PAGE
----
The architect Raymond Erith’s first major work of his career subtly transformed The Great House in Dedham, Essex, to create a design poised between past and present, as Alan Powers explains.
Dedham can seem slightly out of this world — a picture-perfect Essex village where the curve of a long High Street meets the route to the Stour. The river forms the county boundary with Suffolk, where mills and locks provided a lifetime of pictorial memories for the local artist, John Constable. Dedham is ‘a village as lovely as any in East Anglia’, as Arthur Oswald wrote when introducing an article on Great House in Country Life, November 10, 1950.
In 1936, nearly 100 years after Constable’s death, a midnight fire caused by an electrical fault destroyed one of the timber-frame houses towards the western end of the High Street. As had others forming the varied frontages along the south-facing pavement, the original Great House had been modernised, with the regular classical façade of white Woolpit bricks, in about 1750 (a brick is inscribed 1746), obscuring the L-shaped hall house within. Raymond Erith, a young architect who had recently arrived to live in Dedham, hastened to the scene in his dressing gown, concerned for the safety of the house next door, where he was then carrying out repairs for his aunt. Within two years, a replacement house to his designs had arisen on the site that, to a casual eye, looked as if it had been there all the time.
Great House, named after its precursor, was the first substantial work of this future Royal Academician, whose name is revered by a small, but fervent following. On his marriage to a fellow architect, Pamela Jackson, in 1934, the suburban-raised Erith moved to Dedham to satisfy his love of the country. Here he remained for the rest of his life and, although he never lived at Great House, it has always been closely connected with his family.
The clients for the rebuilding were his parents-in-law, Spencer and Elsie Jackson, who decided to move to the village for their retirement. In the 1960s, Erith’s second daughter, Lucy, came to live here with her husband, Michael Archer, and their two children, at first sharing the house with Lucy’s widowed grandmother. Michael, a curator and expert on ceramics and glass, was able to commute to London from here for his job at the V&A Museum and it became their home.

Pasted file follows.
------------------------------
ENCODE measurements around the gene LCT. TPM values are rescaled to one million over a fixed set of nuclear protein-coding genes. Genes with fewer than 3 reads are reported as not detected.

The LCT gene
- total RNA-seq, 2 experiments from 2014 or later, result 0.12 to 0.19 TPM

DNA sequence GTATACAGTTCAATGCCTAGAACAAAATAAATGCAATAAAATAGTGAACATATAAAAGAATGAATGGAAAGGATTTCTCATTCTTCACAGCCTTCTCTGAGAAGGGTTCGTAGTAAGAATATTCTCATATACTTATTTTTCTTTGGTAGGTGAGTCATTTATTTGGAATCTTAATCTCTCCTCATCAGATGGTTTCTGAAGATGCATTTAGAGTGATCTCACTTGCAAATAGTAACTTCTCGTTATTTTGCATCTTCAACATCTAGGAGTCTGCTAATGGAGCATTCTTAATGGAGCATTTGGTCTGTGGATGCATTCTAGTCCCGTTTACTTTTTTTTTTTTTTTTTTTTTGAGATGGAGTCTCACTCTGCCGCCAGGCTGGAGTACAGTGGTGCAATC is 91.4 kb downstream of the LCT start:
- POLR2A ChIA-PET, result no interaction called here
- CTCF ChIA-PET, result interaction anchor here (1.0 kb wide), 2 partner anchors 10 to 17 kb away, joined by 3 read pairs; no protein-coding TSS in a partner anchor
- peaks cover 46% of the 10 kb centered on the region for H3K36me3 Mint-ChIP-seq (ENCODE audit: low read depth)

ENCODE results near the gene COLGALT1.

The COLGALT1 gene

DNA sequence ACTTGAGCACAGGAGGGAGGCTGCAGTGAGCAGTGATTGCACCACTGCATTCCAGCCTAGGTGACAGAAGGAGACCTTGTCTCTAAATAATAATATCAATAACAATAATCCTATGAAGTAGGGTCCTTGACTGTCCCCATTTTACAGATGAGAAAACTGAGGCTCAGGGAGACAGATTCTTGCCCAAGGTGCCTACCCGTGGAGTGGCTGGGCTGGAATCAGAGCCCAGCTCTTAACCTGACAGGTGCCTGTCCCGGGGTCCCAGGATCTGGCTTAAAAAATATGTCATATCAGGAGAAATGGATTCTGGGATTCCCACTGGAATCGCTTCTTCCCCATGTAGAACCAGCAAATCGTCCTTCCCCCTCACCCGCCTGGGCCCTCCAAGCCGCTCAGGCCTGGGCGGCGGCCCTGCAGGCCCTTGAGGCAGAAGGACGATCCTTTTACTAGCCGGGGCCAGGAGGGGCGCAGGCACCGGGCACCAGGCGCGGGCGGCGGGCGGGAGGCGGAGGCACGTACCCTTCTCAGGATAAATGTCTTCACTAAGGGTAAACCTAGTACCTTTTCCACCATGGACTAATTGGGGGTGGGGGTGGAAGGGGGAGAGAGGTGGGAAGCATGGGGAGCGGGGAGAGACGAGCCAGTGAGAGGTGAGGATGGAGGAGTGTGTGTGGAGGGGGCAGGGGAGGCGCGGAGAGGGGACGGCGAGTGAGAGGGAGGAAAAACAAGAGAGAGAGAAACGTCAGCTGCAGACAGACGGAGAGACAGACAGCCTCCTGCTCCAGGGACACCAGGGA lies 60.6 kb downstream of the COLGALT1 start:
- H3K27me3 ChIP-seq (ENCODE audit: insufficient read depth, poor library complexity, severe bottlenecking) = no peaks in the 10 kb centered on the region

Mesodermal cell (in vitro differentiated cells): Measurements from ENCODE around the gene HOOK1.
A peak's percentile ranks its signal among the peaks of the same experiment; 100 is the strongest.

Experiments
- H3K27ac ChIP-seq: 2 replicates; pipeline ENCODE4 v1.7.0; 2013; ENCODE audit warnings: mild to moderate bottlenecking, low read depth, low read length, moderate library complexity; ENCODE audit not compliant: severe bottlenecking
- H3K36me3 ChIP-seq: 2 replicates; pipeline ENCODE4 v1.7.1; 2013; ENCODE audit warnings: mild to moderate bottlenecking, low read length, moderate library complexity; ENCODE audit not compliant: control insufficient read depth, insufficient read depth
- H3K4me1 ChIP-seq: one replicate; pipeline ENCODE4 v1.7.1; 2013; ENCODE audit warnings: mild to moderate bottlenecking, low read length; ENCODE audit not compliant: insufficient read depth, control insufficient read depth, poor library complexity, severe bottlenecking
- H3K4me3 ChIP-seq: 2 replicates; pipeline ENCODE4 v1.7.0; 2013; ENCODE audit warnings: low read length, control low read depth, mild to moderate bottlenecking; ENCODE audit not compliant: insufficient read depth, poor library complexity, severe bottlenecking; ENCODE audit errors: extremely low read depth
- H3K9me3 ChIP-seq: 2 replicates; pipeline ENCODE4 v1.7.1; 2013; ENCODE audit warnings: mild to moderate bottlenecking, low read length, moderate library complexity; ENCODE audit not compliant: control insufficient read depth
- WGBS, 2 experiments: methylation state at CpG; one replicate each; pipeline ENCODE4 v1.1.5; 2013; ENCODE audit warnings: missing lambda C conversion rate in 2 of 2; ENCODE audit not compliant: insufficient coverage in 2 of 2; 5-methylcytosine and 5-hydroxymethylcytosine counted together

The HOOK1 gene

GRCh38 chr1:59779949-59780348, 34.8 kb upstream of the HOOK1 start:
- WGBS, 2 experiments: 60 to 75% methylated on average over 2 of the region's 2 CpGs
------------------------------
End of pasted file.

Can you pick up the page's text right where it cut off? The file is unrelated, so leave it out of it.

Great House was a practical solution to filling the gap in the High Street, providing a handsome house with an established garden and views from upstairs to the rising hills on the Suffolk side of the Stour. After toying with a plan aligned along the street, Erith settled on a compact, square, villa shape (Fig 1).
Initially, he conceived it as two storeys over the surviving cellars, with attic rooms above. The attic was then changed into a second floor of bedrooms, all beneath a pyramid roof rising to a central chimney stack. What remained constant, in the teeth of the local council’s ambitions for road widening, was the insistence on keeping the building tight to the pavement edge, with low iron railings to either side of the door, where two anthemion boot scrapers, salvaged after the fire, grace the doorstep.
To understand why this is not simply another neo-Georgian job of the kind still common in the 1930s, it is necessary to know more about Erith and his response to architecture in his time. Born in 1904, he suffered from childhood illness and was largely self-educated, fascinated by buildings and skilled at drawing. Solitude gave him a questioning and independent mind.
He entered the Architectural Association School in London at the age of 17, where the curriculum, continuing from Edwardian times, was based on Classicism, then the dominant style in Europe and America. Things were changing, however, and some fellow students were excited by the idea of a functional modern style that would reject the past.